It's natural to feel impulsive or get emotional sometimes, especially during your teens and early twenties.
But when these kinds of emotions are affecting your daily life and relationships, it may be a sign of a mental health issue.
You may have been told that you have a 'personality disorder', 'emerging personality disorder' or 'significant traits' of a personality disorder, where you share some common symptoms but not enough to be diagnosed. The cause of personality disorders is unknown but it may be the result of difficult experiences in childhood.
These types of condition can cause a lot of distress and you may have problems at home, work or school, or in friendships and relationships. If this is the case, don't worry, support and treatment are available.
How it can feel
If you have a personality disorders or personality disorder traits, you may experience:
- Overwhelming emotions that change very quickly and are difficult to control;
- Behaviours and feelings that affect your everyday life, such as being 'painfully shy', disliking being on your own, always falling out with friends or wanting things 'just so';
- Difficulties with identity, self-esteem or feeling different to other people;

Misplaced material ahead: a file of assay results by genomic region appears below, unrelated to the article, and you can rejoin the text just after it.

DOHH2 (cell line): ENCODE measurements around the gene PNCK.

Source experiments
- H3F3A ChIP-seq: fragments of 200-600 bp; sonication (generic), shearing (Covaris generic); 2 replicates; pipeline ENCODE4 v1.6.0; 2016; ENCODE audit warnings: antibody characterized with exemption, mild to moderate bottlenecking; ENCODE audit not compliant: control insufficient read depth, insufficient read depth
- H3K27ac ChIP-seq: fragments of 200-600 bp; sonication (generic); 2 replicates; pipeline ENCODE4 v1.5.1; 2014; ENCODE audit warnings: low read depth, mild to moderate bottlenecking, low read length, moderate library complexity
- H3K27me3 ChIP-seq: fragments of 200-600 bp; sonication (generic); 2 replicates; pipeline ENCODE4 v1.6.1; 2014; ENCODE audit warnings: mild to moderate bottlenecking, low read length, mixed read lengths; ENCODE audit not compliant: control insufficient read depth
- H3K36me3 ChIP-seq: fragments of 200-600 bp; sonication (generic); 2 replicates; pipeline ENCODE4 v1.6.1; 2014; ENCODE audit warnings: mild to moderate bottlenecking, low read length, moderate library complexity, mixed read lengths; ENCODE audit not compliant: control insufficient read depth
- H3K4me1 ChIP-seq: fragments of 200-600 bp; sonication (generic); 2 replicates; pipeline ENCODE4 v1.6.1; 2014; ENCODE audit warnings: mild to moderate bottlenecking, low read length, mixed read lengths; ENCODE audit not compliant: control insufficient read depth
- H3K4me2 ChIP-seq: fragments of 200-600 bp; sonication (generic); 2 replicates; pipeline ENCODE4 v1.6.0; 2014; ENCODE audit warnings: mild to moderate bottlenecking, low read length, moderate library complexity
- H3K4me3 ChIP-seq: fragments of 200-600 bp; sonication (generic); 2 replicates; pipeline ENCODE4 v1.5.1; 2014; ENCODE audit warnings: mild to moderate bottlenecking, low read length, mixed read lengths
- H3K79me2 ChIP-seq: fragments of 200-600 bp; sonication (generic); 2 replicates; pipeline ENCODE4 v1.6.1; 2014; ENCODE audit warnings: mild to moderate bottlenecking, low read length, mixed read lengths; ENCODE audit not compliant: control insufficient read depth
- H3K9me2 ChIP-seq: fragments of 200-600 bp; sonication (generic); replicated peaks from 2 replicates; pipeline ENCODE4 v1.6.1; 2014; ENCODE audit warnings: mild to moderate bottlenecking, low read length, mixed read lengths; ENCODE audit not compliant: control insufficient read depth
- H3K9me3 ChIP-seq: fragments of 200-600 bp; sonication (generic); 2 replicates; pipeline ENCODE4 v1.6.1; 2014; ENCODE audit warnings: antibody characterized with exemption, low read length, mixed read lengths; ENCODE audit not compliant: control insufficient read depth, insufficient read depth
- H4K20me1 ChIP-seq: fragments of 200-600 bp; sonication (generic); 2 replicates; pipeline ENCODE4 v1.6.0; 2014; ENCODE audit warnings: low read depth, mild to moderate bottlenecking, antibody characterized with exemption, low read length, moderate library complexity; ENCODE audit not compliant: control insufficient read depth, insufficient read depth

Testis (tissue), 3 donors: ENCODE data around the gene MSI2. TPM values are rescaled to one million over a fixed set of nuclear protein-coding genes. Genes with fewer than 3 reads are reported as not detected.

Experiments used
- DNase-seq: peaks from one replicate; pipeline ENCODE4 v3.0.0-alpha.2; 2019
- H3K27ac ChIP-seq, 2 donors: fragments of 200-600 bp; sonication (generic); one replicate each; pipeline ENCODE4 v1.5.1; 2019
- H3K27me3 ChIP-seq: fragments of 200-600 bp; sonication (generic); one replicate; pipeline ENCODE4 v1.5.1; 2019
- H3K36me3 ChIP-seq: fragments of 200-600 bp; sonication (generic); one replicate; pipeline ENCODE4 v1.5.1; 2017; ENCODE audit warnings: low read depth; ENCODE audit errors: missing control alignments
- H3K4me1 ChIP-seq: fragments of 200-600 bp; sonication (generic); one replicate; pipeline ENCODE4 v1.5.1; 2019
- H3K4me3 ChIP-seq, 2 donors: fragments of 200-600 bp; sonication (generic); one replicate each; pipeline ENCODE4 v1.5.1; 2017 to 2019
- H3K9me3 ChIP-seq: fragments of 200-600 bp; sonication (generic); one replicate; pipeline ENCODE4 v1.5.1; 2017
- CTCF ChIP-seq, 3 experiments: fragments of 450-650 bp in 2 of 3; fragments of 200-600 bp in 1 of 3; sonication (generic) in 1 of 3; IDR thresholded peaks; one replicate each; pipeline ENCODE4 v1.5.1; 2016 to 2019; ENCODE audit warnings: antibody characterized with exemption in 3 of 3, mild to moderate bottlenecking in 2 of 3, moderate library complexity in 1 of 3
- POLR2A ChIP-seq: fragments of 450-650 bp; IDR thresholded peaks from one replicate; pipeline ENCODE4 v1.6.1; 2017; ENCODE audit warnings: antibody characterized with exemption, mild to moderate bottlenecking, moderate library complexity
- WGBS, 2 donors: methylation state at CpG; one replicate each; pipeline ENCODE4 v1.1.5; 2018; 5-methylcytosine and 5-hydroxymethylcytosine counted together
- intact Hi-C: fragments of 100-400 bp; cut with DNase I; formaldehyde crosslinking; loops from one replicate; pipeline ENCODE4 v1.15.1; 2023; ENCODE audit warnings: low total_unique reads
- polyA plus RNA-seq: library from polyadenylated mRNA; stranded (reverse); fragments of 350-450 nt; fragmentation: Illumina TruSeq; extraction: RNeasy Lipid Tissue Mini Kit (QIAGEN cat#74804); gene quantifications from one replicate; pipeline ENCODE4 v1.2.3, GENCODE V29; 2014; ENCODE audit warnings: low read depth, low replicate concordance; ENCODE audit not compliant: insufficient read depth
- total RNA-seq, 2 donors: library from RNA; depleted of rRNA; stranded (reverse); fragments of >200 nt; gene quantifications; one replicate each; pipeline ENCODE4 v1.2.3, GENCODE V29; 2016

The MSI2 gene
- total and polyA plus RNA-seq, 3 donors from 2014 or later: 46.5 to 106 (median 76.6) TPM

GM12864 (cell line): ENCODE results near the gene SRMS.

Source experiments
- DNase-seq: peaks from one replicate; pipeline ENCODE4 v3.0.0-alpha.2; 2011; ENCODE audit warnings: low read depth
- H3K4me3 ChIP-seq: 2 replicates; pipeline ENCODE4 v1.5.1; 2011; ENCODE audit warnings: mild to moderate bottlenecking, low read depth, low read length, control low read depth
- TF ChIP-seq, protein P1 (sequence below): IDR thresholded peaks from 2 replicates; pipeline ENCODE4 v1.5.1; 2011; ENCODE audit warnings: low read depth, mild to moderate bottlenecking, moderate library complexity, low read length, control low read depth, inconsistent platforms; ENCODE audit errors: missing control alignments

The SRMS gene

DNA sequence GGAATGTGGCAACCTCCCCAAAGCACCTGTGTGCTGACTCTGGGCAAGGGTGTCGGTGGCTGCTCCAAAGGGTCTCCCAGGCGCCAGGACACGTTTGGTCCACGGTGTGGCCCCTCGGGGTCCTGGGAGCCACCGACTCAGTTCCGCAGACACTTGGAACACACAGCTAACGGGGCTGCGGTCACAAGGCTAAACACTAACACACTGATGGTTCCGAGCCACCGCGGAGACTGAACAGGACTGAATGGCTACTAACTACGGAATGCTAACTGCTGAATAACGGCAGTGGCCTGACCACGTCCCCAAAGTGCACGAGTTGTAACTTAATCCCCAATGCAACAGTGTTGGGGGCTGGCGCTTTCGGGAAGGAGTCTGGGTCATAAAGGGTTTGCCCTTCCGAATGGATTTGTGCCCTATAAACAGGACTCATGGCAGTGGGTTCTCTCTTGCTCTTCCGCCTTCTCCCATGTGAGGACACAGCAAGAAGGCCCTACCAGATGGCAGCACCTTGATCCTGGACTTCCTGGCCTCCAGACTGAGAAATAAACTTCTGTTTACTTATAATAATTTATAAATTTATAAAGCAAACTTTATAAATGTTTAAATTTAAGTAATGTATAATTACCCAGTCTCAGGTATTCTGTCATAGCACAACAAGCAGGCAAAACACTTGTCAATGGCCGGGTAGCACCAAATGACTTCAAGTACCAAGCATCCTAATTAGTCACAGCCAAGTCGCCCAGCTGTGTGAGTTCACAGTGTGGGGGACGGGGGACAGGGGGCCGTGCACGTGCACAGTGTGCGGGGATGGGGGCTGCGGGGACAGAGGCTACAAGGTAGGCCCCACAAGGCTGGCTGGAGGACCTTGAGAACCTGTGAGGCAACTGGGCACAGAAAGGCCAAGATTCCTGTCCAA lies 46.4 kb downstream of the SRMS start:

- A pattern of emotional difficulties;
- Being in difficult or damaging relationships;
- Feeling wary or suspicious of others even if they're trying to help you;
- Self-harm or other self-destructive behaviours, like substance misuse, getting into fights or getting in trouble with the police.
When to seek help
Many of us experience some of these difficulties from time to time but if they happen regularly and in many areas of your life, then you may need support.
What support is available?
The teams in our community hubs offer a range of support for young people with personality disorders or personality disorder traits. This might include psychological therapies, medication and mental health support.
Our Crisis team is also available if you are experiencing a mental health emergency.